Detroit's lawyers argue in support of bankruptcy
City unions, retirees say threat to pension violates Michigan's constitution
Lawyers representing Detroit in its quest to enter the largest municipal bankruptcy in U.S. history say eliminating pension benefits for retirees isn't among their goals.
Jones Day law firm attorney Bruce Bennett also told federal Judge Steven Rhodes on Tuesday that he doesn't think the state has an obligation to guarantee municipal pensions.
Rhodes is holding hearings Tuesday and Wednesday ahead of next week's trial to determine whether Detroit is eligible for bankruptcy.
City unions and retirees point to the threat to pensions as among the reasons why bankruptcy should be denied. They say pensions are protected by Michigan's Constitution.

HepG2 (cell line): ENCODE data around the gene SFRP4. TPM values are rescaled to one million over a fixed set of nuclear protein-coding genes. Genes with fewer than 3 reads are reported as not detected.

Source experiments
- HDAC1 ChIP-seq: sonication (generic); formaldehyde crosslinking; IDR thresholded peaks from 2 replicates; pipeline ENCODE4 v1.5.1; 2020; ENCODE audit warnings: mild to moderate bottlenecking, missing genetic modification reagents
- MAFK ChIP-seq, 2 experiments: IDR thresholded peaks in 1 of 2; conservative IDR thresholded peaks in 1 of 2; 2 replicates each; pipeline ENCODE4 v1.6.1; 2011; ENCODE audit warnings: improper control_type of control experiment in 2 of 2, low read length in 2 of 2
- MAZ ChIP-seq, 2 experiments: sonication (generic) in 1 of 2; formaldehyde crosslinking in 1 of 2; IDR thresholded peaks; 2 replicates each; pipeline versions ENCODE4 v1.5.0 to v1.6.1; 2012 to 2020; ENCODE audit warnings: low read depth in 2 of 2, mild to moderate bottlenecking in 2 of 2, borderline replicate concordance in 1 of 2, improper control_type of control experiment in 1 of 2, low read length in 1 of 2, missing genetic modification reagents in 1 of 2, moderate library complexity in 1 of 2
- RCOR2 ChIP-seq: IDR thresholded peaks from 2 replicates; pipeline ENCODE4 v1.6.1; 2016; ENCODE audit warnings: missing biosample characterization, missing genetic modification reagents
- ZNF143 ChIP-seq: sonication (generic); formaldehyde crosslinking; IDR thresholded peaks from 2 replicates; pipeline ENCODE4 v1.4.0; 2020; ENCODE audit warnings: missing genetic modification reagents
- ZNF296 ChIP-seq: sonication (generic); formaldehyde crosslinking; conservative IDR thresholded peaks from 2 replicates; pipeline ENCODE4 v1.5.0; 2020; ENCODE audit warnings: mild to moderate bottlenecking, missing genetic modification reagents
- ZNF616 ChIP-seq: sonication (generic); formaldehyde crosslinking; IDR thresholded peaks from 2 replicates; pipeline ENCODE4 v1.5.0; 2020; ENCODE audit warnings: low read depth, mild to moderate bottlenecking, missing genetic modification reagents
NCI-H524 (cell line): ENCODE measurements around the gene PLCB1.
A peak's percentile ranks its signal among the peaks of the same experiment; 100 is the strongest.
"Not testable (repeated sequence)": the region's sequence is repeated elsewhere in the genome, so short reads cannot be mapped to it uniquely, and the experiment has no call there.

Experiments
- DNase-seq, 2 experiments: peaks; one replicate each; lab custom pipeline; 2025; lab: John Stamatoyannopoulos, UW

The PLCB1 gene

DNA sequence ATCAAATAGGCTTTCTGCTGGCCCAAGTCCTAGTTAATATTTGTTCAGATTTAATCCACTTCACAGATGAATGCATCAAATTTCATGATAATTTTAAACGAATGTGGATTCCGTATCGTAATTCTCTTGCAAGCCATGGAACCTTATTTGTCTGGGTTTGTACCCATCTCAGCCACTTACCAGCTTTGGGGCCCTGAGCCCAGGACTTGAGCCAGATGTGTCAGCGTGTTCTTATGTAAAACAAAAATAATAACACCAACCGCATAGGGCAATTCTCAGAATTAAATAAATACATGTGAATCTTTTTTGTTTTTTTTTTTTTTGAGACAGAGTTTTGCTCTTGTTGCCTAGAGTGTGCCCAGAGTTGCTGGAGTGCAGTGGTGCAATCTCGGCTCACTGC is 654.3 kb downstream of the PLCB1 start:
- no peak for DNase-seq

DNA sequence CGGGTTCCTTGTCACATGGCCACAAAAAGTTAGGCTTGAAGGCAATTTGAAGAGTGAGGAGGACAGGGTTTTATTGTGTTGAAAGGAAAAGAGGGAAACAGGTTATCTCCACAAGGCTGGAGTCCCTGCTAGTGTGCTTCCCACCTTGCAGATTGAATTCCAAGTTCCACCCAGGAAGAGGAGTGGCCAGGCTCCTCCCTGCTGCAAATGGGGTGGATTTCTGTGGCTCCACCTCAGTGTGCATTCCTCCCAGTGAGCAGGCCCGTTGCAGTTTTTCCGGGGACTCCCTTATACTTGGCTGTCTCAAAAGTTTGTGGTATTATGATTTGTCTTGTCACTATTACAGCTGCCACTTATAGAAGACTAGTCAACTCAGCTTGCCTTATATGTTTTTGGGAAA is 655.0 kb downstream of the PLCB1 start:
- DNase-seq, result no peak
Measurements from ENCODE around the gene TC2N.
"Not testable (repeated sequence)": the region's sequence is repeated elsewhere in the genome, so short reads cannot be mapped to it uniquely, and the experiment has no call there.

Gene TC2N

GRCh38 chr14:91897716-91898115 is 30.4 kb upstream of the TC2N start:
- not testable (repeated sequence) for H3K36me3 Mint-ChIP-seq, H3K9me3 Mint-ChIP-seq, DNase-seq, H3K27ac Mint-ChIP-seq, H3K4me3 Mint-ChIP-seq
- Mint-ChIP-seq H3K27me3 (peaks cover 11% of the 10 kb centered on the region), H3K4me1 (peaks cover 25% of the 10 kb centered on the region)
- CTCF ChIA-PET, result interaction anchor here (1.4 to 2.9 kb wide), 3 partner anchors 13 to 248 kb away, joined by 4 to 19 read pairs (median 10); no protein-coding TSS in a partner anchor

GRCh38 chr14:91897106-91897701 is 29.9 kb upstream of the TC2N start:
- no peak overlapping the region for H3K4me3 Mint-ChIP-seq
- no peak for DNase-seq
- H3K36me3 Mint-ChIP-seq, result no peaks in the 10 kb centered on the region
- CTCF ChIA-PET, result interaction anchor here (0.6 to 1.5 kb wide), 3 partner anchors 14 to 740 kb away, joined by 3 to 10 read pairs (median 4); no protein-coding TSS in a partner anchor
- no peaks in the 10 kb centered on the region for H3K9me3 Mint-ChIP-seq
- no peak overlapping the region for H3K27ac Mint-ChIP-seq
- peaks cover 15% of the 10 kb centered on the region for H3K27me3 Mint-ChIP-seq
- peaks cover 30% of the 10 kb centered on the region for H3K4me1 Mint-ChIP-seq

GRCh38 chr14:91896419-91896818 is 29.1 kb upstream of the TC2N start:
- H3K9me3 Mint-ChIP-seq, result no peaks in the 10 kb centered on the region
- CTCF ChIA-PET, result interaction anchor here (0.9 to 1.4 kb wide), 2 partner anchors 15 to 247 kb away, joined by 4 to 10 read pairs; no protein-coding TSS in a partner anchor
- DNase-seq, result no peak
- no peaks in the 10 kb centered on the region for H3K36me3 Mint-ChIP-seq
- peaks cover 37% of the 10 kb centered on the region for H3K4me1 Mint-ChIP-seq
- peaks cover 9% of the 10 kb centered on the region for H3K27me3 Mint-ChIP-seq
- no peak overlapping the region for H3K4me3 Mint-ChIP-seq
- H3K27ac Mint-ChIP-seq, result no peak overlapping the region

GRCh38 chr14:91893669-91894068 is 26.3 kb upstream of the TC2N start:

"Kevyn Orr has made it clear he plans on gutting the Detroit retirees' pensions in violation of the state constitution," said AFSCME union lawyer Michael Artz.
State-appointed emergency manager Kevyn Orr has said federal bankruptcy law supersedes state law.
"If the public can go to ballot booth and repeal a law than have the legislature to introduce a substantial similar law, right on its heels then there is no referendum in Michigan," said former Detroit candidate for mayor Krystal Crittendon.
Orr says Detroit has $18 billion or more debt, and that pensions are underfunded by $3.5 billion.
"We very strongly feel there is an issues of whether or not state officials should be allowed to hide behind the bankruptcy process and not be accountable to the citizens of Detroit," said AFSCME lawyer Sharon Levine.